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The future of media, in 45 minutes

By on September 6, 2010

I gave a talk entitled Whales, Power Laws and the Future of Media at the Edinburgh Interactive Festival last month.

In essence, the old media model is that all consumers were treated equally: one price, one experience. They had to be, because physical distribution meant it was impossible to offer personalised experiences in a cost-effective way.

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The Internet has changed all that. I can enjoy dabbling in a free-to-play game gratis, while another gamer can spend money on progression, or pimping his ride, and gain whatever emotional satisfaction that the game provided. A record label can generate the same revenue from a combination of free and high-quality, high-status products for it’s true fans as it used to be able to do by offering the same product at the same price to everyone.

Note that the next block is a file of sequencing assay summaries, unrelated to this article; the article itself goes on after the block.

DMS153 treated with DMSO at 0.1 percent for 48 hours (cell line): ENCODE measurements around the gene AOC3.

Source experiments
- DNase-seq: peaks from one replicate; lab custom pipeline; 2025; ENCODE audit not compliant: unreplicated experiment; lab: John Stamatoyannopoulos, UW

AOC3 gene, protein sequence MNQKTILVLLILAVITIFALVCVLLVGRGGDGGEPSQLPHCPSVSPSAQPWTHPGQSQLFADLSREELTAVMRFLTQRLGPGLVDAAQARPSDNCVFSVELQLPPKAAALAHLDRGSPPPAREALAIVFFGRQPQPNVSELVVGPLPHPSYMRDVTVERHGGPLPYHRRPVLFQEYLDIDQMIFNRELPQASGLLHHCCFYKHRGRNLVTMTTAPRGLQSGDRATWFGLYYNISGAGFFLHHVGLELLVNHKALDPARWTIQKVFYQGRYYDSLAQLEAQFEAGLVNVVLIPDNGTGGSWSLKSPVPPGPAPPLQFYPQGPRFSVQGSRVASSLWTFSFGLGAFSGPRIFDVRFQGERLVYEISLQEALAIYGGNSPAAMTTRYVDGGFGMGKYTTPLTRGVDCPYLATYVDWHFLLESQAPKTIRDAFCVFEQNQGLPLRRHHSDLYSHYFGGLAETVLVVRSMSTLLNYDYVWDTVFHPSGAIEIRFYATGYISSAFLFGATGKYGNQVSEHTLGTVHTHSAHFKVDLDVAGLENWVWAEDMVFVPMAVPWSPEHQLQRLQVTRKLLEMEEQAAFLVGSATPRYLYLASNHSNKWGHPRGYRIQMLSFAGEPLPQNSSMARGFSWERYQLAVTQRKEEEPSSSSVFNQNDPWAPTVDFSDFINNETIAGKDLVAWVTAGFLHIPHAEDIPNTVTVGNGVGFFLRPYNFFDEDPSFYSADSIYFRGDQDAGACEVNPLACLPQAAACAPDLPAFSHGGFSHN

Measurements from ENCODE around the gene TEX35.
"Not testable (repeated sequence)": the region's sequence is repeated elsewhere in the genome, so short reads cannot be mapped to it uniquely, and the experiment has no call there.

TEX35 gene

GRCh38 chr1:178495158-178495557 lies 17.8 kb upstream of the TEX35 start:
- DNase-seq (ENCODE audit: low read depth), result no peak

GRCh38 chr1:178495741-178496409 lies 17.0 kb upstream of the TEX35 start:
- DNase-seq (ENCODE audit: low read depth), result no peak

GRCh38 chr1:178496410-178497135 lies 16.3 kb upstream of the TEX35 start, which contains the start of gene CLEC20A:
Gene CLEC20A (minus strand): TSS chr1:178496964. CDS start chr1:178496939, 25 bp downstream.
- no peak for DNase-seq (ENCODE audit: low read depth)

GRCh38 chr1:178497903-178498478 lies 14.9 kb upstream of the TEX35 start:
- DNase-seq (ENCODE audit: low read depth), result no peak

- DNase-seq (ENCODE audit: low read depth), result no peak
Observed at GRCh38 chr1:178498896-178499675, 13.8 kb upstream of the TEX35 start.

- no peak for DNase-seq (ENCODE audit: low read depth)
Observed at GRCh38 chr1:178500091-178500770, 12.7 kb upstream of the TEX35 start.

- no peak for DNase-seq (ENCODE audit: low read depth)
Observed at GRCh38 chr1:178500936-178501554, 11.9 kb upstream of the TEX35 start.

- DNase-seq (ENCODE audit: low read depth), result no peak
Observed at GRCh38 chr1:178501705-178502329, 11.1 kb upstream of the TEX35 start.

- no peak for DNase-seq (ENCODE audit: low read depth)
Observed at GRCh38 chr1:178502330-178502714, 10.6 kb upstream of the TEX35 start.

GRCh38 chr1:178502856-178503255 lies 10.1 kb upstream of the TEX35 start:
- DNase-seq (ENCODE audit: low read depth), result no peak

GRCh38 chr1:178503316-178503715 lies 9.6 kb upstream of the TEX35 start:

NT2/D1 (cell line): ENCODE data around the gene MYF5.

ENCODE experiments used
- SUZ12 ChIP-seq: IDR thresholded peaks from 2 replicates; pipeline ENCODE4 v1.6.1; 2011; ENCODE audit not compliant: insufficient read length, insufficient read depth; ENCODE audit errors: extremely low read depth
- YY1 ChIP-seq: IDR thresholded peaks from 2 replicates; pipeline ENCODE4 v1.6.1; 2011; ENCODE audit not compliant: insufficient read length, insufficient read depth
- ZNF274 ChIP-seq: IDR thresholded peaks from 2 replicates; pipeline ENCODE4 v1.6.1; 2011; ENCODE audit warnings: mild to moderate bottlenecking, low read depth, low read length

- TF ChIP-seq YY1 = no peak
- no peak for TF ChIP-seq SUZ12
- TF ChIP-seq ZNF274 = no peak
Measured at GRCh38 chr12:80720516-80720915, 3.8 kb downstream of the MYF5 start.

It’s the future of the media, and with evangelistic zeal, I want to spread the word. Please, please help me. I want this video to be watched by game executives and designers, by record labels and television producers, by analysts and journalists.

If you like the video, and think the message is important, please spread it. Tweet it, post it to Facebook, tell your friends in the pub.

Thank you in advance.

Part 1: Why publishers can no longer charge 80% for their services


Part 2: Why our analysis of free-to-play success has always been wrong


Part 3: How the record industry will be saved by the whales, if only they work it out in time


Part 4: Questions

About Nicholas Lovell

Nicholas is the founder of Gamesbrief, a blog dedicated to the business of games. It aims to be informative, authoritative and above all helpful to developers grappling with business strategy. He is the author of a growing list of books about making money in the games industry and other digital media, including How to Publish a Game and Design Rules for Free-to-Play Games, and Penguin-published title The Curve: